North Africa 1940-42

In May 1940, 12 Moroccan Goums were organized as the 1st Group of Moroccan Auxiliaries (French: "1er Groupe de Supplétifs Marocains" - G.S.M.) and used in combat against Italian troops operating out of Libya. After the armistice of 1940, the Goums were returned to Morocco. In order to evade strict German limits on how many troops that France was allowed to maintain in North Africa, the Goumiers were described as having Gendarmerie-type functions, such as the maintenance of public order and the surveillance of frontiers, while maintaining military armament, organization, and discipline. [Gaujac, p. 68]

Tunisia, 1942-43

The 1st GSM (Groupe de Supplétifs Marocains) fought on the Tunisian front as part of the Moroccan March Division from December 1942, and was joined by the 2nd GSM in January 1943. After the Tunisia Campaign, the French organized two additional groups and retitled the groups as "Groupe de Tabors Marocains" (G.T.M.) Each group contained a command Goum (company) and three Tabors (battalions) of three Goums each. A Tabor contained four 81-mm mortars and totalled 891 men. Each infantry Goum was authorized 210 men, one 60-mm mortar, two light machineguns, and seven automatic rifles. [Gaujac, p. 58]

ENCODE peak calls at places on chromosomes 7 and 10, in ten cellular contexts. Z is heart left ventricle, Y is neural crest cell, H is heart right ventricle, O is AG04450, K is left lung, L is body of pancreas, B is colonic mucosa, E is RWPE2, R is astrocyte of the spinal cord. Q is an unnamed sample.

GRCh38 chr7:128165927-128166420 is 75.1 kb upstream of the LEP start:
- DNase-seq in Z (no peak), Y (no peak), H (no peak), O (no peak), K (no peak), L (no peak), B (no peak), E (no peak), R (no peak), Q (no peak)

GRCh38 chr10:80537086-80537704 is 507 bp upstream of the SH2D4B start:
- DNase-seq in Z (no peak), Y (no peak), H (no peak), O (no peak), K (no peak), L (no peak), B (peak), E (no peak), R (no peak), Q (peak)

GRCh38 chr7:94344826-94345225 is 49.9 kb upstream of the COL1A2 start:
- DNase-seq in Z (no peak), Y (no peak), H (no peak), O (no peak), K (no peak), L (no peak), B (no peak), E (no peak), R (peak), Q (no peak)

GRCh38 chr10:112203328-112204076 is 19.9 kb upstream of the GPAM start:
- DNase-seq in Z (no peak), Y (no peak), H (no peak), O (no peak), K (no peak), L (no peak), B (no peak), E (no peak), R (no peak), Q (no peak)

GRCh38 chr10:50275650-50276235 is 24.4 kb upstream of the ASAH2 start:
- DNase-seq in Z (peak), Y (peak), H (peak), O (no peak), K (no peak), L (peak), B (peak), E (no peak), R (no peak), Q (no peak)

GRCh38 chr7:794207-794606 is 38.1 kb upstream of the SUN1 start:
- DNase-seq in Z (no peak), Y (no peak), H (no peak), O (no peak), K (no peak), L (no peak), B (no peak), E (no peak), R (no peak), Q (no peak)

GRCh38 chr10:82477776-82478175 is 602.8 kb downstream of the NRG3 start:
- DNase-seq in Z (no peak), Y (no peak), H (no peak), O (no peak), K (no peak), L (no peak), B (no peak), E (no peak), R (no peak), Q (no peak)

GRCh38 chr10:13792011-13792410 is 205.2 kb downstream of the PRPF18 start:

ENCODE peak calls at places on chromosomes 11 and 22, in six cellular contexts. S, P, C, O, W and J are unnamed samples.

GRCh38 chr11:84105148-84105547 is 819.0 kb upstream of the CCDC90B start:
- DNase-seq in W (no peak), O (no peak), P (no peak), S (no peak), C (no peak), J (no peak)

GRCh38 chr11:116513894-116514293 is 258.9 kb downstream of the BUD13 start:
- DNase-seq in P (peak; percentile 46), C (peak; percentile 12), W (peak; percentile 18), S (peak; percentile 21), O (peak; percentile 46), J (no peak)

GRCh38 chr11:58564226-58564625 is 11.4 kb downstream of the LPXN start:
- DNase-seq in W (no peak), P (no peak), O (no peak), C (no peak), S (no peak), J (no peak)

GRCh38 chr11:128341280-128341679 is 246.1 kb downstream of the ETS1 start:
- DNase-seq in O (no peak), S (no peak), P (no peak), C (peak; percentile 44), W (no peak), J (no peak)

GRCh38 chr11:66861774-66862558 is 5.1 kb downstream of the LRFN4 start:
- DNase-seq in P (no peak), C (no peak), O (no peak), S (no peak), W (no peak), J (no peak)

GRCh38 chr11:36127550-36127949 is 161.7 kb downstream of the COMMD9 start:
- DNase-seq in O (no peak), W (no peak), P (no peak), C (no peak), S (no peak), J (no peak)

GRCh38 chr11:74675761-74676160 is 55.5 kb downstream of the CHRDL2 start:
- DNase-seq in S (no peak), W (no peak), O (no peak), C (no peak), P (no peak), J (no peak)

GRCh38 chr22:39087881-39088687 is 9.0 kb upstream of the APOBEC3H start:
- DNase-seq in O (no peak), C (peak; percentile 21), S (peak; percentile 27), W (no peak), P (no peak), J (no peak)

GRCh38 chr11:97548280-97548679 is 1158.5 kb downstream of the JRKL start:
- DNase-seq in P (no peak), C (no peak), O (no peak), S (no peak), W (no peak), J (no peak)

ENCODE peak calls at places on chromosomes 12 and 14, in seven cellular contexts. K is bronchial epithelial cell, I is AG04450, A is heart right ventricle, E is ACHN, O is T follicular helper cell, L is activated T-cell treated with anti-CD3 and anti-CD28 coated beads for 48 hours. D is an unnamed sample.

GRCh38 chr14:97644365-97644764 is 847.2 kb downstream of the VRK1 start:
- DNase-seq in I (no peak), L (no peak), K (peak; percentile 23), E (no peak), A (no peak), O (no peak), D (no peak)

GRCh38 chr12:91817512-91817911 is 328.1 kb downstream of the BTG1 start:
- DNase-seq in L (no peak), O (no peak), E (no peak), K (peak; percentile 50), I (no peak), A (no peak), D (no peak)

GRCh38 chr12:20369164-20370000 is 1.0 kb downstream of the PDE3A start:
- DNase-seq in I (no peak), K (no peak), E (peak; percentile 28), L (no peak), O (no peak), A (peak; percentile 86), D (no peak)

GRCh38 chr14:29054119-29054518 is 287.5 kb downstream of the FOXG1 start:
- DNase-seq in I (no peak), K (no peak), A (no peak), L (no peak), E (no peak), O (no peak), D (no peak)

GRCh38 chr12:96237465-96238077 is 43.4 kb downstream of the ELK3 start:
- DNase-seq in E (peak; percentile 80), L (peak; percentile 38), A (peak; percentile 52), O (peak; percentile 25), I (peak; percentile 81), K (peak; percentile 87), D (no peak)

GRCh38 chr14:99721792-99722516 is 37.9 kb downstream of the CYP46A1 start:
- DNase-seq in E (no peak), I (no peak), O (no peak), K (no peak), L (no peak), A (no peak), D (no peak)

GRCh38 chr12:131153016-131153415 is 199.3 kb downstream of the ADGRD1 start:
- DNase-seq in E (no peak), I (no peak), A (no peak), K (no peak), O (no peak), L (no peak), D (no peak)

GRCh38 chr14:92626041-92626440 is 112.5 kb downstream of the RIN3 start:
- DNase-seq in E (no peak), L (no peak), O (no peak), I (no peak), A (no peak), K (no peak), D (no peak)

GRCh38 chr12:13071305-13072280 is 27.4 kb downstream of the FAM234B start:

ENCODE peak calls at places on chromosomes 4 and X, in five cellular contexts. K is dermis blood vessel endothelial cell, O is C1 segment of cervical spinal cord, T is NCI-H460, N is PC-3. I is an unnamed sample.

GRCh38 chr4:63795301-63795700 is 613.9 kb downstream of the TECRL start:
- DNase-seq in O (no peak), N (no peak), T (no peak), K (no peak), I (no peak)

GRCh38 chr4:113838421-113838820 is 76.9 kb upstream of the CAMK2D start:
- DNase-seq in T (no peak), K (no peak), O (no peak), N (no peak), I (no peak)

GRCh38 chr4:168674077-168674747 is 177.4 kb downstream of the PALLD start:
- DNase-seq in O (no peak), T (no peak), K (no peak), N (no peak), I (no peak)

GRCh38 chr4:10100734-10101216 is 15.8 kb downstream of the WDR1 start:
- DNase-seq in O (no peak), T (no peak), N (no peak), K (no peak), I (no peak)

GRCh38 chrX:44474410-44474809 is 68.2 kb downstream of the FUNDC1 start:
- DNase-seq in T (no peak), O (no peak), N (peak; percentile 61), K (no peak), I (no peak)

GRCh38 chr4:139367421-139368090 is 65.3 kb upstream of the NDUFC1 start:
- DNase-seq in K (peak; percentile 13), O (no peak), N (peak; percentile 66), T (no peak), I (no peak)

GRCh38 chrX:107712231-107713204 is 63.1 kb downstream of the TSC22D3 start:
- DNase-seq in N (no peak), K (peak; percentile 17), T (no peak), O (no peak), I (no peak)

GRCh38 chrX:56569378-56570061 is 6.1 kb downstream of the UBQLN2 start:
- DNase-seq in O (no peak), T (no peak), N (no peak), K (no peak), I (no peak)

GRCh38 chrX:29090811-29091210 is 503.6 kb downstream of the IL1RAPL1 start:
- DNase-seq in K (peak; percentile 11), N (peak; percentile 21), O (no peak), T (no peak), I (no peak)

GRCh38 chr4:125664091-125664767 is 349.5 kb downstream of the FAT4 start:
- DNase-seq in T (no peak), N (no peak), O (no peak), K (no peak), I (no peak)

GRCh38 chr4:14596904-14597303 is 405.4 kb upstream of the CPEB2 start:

An anonymous junior officer from the U.S. 26th Infantry Regiment, a unit which fought alongside the Goumiers in Tunisia, wrote: